New York, NY (PRWEB) June 13, 2012
Calling upon the experiences of their ancestors, Texas farmers have used the lessons of the Dust Bowl to recover farmland from the most recent drought. An article in Business Week notes the major impact made by the dry land; hay was limited to feed cattle, moisture was no longer in the ground to promote green grass growth and cattle was not as productive. These economic stresses required some farmers to turn to different business practices and sell large amounts of assets to cover their debts. While many faced the decisions of having to make large sacrifices, they have kept their farms afloat. Jerry Cosgrove, of the Local Economies Project, applauds these local farmers, but is concerned about the future for growth with upcoming climate change.
One of the farmers that the article highlights is Linda Galayda, owner of an East Texas ranch. As a previous executive in New York City, Galayda was able to use her business acumen to discover hay resources and sell of large amounts of inadequate cattle. Although her cattle counts are much lower than they were before, she notes that green grass and increased levels have helped her ranch stay afloat.
Styrk Jersey Farms in Engle, Texas shared a similar story of distress with Business Week. While the farm could not survive by cattle alone, the business began to develop novelty cheese items to provide additional income. Taking advantage of rising organic trends, the farm gained permits to sell unpasteurized milk. These business decisions were vital to keeping the farm in existence, especially the customer loyalty that they built through that enterprise. Still, the Styrk family patiently waits for full healing.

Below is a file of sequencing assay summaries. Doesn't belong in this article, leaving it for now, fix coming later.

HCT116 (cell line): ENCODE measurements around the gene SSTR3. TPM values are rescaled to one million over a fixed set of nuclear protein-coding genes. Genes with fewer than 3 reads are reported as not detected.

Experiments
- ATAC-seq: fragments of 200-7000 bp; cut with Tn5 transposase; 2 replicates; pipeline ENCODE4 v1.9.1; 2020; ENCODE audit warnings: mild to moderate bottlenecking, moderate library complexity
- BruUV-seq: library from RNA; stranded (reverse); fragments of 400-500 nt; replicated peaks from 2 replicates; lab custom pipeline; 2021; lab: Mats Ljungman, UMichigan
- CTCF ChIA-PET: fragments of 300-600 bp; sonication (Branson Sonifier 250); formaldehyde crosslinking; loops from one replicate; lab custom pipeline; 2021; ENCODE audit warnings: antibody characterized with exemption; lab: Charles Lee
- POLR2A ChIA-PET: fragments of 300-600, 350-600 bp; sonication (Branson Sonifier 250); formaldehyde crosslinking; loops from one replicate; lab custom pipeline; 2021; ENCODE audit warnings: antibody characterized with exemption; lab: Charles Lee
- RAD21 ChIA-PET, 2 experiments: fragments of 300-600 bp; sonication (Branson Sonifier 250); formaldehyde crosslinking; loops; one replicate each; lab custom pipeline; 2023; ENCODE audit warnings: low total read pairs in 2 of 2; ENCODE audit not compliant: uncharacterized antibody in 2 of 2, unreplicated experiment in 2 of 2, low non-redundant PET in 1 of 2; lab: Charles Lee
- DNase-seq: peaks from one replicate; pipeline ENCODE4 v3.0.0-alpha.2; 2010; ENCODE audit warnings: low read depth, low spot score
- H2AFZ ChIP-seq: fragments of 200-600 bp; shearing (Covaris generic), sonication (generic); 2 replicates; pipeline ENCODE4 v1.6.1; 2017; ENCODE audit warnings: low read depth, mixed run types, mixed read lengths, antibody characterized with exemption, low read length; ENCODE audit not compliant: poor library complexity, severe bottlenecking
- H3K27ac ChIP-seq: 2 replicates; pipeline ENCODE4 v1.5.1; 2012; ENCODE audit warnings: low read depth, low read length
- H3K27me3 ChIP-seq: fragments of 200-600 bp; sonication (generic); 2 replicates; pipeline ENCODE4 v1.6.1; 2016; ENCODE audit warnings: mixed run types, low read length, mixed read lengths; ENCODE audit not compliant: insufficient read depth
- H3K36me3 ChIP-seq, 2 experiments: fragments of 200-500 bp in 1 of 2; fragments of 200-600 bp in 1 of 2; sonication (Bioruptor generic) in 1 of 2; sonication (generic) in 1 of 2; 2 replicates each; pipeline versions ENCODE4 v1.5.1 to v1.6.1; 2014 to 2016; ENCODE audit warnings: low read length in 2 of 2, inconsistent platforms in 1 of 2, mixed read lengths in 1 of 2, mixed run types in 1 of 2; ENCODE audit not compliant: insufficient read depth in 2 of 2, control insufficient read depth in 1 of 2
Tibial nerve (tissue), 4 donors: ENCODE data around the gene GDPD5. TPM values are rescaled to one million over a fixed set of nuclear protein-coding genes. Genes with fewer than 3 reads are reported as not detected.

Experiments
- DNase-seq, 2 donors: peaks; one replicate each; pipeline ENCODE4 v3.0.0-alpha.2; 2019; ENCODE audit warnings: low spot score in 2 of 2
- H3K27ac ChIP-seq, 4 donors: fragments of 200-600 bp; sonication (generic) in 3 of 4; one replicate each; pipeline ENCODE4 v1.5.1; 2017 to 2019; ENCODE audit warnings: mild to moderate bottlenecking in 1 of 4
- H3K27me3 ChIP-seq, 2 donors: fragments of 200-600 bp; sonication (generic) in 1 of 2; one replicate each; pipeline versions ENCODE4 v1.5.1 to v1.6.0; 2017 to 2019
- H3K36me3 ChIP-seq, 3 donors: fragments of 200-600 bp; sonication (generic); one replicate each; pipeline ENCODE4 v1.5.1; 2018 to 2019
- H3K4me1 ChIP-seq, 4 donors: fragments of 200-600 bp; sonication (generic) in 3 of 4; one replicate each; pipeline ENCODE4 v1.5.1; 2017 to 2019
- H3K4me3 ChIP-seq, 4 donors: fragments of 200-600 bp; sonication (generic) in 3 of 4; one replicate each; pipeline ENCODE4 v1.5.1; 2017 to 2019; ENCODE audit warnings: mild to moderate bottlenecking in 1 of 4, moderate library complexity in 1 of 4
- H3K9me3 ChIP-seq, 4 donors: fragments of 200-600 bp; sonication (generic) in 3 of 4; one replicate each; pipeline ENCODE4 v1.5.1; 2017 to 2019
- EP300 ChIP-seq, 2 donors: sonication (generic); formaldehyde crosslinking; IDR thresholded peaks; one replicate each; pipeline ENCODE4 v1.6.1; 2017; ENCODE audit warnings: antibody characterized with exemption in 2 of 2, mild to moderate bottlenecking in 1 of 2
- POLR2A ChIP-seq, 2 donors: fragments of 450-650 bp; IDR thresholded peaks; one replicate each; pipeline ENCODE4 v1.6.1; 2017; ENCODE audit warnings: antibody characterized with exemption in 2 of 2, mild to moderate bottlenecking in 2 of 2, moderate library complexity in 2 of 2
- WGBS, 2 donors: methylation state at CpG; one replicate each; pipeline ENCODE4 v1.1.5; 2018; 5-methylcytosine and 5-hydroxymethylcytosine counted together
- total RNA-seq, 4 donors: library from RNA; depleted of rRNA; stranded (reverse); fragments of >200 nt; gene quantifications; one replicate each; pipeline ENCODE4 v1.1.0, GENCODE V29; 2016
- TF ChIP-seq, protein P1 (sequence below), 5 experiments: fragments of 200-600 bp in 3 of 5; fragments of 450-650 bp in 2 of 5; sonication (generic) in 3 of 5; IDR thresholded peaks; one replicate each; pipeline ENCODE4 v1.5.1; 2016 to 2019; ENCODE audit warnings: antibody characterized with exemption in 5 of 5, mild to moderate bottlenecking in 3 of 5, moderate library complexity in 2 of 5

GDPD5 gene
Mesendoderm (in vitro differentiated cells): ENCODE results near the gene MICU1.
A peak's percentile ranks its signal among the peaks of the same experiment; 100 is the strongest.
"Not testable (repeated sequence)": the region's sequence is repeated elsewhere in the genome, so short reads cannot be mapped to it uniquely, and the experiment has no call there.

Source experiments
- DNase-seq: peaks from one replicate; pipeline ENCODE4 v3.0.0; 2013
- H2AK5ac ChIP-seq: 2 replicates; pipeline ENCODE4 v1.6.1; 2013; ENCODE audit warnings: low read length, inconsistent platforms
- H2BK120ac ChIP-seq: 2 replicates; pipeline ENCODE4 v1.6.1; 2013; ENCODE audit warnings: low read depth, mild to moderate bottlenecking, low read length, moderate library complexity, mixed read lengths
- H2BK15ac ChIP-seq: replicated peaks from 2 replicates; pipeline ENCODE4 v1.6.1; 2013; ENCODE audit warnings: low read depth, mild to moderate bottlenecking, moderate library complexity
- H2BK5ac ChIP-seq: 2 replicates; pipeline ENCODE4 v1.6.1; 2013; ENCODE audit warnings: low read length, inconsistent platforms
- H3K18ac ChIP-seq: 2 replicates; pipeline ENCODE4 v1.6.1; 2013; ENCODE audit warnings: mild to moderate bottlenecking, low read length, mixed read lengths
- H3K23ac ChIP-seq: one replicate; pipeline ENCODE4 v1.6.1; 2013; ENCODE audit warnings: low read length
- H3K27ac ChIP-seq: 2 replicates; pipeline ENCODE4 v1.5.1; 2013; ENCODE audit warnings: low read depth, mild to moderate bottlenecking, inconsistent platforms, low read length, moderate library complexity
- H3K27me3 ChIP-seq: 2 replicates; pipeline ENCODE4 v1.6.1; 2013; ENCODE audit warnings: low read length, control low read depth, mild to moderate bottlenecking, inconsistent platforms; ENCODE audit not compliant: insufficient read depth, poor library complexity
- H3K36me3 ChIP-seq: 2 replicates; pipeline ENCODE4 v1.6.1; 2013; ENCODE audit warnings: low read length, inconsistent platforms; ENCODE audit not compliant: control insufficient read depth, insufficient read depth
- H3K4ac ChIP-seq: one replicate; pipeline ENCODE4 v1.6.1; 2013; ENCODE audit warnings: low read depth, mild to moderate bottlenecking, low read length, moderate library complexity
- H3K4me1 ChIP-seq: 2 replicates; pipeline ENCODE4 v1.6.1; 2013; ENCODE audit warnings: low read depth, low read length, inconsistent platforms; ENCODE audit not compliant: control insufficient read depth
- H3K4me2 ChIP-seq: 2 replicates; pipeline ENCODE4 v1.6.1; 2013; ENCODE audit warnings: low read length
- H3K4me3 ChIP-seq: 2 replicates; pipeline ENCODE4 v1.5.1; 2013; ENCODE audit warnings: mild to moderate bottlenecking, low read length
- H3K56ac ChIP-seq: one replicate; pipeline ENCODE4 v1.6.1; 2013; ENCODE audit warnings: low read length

Jerry Cosgrove observes these trends, and is especially impressed by the reactions these farmers had to keep their farms in business. As a supporter for local farms at the New World Foundation, he adds, “Farmers and ranchers fight the odds every day and are by nature survivors.” However, Galayda commented on her progress by concluding, “"I don't think anybody's back in a position yet to say this is over with."
Cosgrove agrees with her logic, stating that climate change may create even more difficult problems for local farmers and ranchers. He calls for more forward-thinking, pro-active efforts by the public and private sectors to act against this threat. He concludes, “I worry that climate change will make long odds nearly impossible in the high risk low return business of farming and ranching. Whether it’s terrible floods in the Northeast or drought in the Southwest, climate change is going to change the way we produce food – in this country, and across the globe.”
As Associate Director of the Local Economies Project, Jerry Cosgrove has contributed conservation and agricultural expertise to the New World Foundation. He works to boost small and local farms, which will not only improve national health but also maintain a successful overall economy. To conserve farmland, he works to develop sustainable and workable solutions, which is demonstrated by his professional career at the crossroads of agriculture and the environment within the Hudson Valley and across the Northeast region.